GREENVILLE, S.C. (WSPA)- Several routine health screenings are recommended for adults.
How soon to be screened differs from person to person.
It’s based on personal and family medical history.
As part of our “Ask the Expert”, in Partnership with Bon Secours St. Francis, we spoke with a nurse practitioner about why knowing your family’s history can be life-saving.
Diagnosing current conditions and preventing future illnesses often starts with a look into the past.
Jennifer Province, a nurse practitioner, says, “Family history is important.”
A review of the illnesses present in your extended family members will help your primary care provider give you the best care possible.
“It’s important because it can let your providers see some trends in the history of your family, and then maybe point some things that you may be at higher risk for developing, that we would need to screen for.”Jennifer Province, Nurse Practitioner, Bon Secours St. Francis.
Just how far back do you need to go?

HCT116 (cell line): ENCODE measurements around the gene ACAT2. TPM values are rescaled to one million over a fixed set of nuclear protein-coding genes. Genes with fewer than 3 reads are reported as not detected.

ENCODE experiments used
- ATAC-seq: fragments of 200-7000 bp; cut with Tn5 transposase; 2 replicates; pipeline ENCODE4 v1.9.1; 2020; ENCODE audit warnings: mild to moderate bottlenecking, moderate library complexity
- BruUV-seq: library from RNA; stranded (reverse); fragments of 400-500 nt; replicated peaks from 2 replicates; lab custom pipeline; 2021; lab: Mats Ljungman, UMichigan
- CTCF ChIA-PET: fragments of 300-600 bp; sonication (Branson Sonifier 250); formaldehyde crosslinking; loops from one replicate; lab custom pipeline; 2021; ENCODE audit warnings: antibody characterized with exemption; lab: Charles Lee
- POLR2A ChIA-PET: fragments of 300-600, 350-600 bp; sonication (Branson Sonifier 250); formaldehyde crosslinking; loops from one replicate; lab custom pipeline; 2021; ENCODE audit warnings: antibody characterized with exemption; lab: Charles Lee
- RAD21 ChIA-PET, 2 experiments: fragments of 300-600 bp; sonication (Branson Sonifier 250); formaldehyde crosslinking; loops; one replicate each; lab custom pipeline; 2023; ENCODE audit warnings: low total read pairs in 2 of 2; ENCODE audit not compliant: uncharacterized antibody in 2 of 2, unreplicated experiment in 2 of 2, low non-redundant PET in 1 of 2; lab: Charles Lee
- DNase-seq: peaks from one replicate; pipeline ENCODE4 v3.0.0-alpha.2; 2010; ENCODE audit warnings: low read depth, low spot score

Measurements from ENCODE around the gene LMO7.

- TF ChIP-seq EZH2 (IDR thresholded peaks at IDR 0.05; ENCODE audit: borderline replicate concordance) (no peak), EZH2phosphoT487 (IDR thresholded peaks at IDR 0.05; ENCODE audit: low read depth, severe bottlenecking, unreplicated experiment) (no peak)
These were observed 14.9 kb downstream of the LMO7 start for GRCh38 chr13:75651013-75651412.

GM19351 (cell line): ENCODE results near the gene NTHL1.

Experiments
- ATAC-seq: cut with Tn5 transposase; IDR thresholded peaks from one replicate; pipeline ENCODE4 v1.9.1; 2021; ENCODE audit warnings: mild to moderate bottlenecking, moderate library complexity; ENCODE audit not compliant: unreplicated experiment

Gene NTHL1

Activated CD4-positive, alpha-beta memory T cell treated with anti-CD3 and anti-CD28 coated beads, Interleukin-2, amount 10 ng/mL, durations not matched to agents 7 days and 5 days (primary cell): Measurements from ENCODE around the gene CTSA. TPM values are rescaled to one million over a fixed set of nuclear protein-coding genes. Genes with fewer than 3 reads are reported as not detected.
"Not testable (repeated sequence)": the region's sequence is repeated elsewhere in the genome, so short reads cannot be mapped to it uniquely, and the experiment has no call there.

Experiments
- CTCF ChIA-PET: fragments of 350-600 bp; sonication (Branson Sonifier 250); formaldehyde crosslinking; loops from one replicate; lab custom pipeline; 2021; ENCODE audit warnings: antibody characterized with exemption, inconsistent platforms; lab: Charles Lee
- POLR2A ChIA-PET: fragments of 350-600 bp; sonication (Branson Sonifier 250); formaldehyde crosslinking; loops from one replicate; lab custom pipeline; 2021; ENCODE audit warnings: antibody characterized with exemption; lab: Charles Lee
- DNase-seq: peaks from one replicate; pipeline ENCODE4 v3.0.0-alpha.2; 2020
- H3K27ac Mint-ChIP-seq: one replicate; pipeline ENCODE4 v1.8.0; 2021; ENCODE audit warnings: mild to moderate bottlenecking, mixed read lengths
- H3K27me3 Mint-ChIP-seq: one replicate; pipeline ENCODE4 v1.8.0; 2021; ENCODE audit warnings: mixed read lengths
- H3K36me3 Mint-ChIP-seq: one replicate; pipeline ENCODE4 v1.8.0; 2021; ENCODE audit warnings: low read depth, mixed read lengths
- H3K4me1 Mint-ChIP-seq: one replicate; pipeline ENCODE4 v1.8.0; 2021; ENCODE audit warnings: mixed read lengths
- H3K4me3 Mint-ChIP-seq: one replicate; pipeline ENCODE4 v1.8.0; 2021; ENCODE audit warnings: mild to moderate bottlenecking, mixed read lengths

“Grandparents, parents, sometimes aunts, and uncles, your siblings, and occasionally we’re interested in illnesses that your kids may also have as well,” said Province.
Province says your provider will want to know what chronic illnesses run in your family.
“Things like hypertension, early heart disease, stroke, heart attack, diabetes, you know, those sorts of illnesses,” said Province.
This information can determine how soon you should be screened for those illnesses and when to start other recommended screenings like colonoscopies or mammograms.
“Depending on, what degree of the relative, first degree or second degree, those diagnoses were in and when they were diagnosed, and that sort of thing, it can change the recommended screening times. So, you may start your colonoscopy or your mammograms earlier than you would if you were just an average risk,” said Province.
If you do not know your family medical history and don’t have anyone you can ask, genetic testing can be an option.
Province says it’s safer to go through your primary care provider for this testing versus the DNA testing sites you see advertised on tv or online.